But just because these tasks don’t take long, that’s not saying it’s a quick once-over for your teeth: You want to be as thorough as possible. Any leftover plaque can interact with saliva and become a calcified form known as calculus (tartar). Calculus triggers infection just as much as softer plaque—and you can’t dislodge it with brushing and flossing.

When you brush, then, be sure to go over all tooth areas, including biting surfaces and the gum line. A thorough brushing should take about two minutes. And don’t forget to floss! Your toothbrush can’t adequately reach areas between teeth, but flossing can. If you find regular flossing too difficult, try using a floss threader. If that is still problematic, an oral irrigator is a device that loosens and flushes away plaque with a pressurized water stream.

To fully close the gate against plaque, see us at least every six months. Even with the most diligent efforts, you might still miss some plaque and calculus. We can remove those lingering deposits, as well as let you know how well you’re succeeding with your daily hygiene habit.

Few people could keep up with Howie Mandel and his whirlwind career schedule, but you can certainly emulate his commitment to everyday dental care—and your teeth and gums will be the healthier for it.

If you would like more information about daily dental care, please contact us or schedule a consultation. To learn more, read the Dear Doctor magazine articles “Daily Oral Hygiene: Easy Habits for Maintaining Oral Health” and “10 Tips for Daily Oral Care at Home.”

By Harmon Dental Center at Old Henry Crossing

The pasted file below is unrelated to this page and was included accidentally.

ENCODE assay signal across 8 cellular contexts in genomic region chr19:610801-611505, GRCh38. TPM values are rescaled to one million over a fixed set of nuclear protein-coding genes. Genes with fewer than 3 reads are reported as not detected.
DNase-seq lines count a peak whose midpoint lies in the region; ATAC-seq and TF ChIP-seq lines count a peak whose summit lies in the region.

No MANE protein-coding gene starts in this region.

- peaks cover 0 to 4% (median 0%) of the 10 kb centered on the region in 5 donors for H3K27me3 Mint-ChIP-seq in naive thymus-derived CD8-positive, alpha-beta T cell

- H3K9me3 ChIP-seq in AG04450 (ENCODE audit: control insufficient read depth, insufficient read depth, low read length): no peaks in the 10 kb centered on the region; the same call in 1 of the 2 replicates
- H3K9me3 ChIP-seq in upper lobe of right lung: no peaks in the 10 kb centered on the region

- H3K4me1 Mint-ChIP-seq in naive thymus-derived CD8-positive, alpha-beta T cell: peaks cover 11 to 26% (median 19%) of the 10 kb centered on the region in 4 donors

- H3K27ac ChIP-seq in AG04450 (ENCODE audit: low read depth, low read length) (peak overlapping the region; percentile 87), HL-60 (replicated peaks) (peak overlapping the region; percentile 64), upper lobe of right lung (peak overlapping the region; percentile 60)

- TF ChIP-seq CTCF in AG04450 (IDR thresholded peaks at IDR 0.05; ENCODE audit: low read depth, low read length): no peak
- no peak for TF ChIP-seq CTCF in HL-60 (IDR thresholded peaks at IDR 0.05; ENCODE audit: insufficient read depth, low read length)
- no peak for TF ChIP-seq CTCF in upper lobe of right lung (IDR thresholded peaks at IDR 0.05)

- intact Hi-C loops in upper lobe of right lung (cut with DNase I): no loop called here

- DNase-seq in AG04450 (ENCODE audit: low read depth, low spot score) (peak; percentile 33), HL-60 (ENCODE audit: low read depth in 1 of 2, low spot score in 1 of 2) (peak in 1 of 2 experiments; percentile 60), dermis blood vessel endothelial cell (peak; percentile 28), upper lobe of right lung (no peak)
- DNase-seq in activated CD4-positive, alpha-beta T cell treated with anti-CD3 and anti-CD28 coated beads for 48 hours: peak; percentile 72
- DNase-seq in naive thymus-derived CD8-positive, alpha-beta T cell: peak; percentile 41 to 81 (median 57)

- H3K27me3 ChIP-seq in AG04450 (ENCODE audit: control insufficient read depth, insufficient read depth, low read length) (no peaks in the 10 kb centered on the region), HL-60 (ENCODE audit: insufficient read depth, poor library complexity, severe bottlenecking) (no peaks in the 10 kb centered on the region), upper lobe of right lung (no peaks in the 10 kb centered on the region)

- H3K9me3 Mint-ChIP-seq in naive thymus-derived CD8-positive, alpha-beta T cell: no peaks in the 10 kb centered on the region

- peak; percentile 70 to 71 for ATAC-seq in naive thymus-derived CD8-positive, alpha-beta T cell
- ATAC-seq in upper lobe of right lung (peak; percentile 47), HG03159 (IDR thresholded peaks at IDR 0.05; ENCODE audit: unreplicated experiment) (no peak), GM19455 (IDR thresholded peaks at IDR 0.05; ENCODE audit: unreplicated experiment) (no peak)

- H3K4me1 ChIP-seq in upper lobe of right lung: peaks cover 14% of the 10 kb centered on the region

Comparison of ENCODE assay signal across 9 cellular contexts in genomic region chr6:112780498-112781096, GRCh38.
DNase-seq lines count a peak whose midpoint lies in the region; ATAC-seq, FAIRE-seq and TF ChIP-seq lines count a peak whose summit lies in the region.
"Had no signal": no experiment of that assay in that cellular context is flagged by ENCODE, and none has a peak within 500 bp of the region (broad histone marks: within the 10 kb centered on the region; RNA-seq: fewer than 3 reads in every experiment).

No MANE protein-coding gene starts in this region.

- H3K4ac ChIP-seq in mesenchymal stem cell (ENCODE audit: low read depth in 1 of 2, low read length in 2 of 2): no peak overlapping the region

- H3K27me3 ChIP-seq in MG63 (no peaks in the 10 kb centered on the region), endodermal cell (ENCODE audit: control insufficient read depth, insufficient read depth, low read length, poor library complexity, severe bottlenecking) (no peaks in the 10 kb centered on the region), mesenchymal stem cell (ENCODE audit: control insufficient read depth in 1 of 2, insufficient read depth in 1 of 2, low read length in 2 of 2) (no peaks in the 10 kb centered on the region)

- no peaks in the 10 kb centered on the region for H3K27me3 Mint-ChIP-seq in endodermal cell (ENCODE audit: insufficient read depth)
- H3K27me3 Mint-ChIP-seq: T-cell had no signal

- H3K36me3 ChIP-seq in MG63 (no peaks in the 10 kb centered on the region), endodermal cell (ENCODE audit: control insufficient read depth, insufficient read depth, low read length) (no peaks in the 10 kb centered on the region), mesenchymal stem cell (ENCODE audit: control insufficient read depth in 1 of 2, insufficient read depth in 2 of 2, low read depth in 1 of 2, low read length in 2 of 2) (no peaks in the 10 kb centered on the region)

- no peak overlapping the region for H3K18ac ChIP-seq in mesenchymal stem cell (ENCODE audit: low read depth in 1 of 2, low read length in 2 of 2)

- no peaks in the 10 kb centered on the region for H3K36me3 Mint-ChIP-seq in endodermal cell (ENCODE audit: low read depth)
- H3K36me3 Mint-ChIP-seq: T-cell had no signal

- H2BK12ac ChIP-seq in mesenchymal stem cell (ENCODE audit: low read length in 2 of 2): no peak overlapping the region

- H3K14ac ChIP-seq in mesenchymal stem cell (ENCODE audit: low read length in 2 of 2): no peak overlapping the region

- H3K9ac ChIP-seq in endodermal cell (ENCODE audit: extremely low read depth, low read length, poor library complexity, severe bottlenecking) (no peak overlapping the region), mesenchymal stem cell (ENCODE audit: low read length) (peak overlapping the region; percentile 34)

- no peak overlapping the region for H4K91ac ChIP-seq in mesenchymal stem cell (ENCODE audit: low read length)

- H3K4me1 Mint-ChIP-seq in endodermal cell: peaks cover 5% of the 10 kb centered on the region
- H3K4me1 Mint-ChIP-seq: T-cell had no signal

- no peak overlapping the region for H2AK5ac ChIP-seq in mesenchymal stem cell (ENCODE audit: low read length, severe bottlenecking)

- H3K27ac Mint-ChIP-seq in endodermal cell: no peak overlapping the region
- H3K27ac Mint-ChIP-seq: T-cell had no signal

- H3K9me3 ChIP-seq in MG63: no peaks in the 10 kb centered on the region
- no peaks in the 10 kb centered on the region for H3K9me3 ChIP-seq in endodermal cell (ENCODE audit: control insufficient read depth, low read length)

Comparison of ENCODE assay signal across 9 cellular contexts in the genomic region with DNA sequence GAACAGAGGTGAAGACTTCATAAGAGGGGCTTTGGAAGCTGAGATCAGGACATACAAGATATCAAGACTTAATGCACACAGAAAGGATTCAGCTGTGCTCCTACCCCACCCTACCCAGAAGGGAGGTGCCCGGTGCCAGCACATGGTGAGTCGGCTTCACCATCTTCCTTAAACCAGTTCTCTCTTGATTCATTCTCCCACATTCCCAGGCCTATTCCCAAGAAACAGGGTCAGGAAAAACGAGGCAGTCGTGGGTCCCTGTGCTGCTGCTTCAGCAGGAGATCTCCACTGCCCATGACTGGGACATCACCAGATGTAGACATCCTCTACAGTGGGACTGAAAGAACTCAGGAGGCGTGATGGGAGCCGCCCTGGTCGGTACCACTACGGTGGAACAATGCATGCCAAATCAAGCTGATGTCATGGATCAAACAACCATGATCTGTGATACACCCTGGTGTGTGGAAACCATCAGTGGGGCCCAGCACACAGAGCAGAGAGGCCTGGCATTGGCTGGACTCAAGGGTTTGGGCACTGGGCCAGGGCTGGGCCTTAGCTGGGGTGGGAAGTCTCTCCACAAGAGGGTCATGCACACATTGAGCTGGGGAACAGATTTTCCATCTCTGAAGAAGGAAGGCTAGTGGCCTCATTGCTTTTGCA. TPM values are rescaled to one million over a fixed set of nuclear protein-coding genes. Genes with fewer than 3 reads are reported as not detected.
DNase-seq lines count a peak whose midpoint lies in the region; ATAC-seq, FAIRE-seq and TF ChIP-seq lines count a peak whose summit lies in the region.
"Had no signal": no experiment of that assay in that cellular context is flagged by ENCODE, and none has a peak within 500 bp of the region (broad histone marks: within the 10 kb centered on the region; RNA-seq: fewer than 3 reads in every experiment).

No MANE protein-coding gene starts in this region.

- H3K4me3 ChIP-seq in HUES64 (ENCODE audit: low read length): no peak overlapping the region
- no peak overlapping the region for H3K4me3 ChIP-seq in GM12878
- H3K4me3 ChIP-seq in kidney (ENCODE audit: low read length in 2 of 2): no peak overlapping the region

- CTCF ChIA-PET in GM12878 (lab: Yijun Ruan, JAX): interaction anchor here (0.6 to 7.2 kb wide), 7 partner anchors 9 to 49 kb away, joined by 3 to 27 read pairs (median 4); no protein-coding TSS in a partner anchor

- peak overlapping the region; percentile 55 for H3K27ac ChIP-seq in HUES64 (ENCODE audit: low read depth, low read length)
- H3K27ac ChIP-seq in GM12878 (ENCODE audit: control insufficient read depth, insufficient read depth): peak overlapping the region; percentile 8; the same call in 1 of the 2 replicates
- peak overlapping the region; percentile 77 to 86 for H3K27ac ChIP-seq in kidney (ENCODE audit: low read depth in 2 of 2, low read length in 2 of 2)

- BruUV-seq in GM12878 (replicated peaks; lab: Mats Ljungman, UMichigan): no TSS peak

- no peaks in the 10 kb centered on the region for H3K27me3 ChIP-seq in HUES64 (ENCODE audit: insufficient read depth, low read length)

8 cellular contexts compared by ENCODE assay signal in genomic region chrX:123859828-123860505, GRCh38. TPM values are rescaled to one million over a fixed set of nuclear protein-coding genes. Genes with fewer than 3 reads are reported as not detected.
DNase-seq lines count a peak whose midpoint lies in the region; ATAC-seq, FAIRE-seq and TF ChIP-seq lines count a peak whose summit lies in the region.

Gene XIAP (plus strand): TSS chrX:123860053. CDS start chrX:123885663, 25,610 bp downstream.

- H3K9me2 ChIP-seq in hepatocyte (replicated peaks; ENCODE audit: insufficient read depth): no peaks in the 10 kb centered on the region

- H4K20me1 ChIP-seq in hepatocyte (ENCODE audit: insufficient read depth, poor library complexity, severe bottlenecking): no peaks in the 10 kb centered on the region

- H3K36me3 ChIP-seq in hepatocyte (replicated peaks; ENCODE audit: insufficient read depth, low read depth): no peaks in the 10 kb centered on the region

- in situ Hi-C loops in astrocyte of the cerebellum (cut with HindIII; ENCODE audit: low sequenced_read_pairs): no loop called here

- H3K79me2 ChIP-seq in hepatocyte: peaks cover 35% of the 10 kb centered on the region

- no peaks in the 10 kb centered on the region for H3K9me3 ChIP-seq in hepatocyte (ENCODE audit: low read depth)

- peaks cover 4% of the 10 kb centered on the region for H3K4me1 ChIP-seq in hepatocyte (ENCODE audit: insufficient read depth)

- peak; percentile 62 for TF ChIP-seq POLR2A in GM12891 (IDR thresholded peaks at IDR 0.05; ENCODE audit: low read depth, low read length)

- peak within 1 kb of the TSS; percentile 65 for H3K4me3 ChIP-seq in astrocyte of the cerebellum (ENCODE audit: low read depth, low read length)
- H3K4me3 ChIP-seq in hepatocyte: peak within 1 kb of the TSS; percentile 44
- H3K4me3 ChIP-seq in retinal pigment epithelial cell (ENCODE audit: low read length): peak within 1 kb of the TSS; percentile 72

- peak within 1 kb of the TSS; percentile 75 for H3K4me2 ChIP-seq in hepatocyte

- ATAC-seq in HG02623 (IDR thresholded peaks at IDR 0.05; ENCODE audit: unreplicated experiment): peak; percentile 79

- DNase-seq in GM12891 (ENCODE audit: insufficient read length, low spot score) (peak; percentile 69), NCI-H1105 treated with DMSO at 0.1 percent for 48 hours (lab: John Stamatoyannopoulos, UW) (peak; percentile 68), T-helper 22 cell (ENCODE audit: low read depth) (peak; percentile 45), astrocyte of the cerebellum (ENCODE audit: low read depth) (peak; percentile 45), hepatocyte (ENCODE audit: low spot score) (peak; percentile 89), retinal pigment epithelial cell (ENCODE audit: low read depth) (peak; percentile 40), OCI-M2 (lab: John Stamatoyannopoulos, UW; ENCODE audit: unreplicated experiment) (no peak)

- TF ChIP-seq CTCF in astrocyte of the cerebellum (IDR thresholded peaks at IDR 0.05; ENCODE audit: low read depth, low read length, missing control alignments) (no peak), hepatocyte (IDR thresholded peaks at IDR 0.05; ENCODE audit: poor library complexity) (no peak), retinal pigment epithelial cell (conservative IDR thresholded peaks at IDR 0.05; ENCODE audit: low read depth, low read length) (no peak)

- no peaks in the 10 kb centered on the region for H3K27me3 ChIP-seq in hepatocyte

May 22, 2020
Category: Oral Health
WhatTaraLipinskiDoestoProtectOneofHerMostValuableAssets-HerSmile

Tara Lipinski loves to smile. And for good reason: The Olympic-gold medalist has enjoyed a spectacular career in ladies' figure skating. Besides also winning gold in the U.S. Nationals and the Grand Prix Final, in 1997 Lipinski became the youngest skater ever to win a World Figure Skating title. Now a sports commentator and television producer, Lipinski still loves to show her smile—and counts it as one of her most important assets. She also knows the importance of protecting her smile with daily hygiene habits and regular dental care.

Our teeth endure a lot over our lifetime. Tough as they are, though, they're still vulnerable to disease, trauma and the effects of aging. To protect them, it's essential that we brush and floss every day to remove bacterial plaque—that thin accumulating film on teeth most responsible for tooth decay and gum disease.

To keep her smile in top shape and reduce her chances of dental disease, Lipinski flosses and brushes daily, the latter at least twice a day. She also uses a tongue scraper, a small handheld device about the size of a toothbrush, to remove odor-causing bacteria and debris from the tongue.

Lipinski is also diligent about visiting the dentist for professional cleanings and checkups at least twice a year because even a dedicated brusher and flosser like her can still miss dental plaque that can then harden into tartar. Dental hygienists have the training and tools to clear away any lingering plaque and tartar that could increase your disease risk. It's also a good time for the dentist to check your teeth and gums for any developing problems.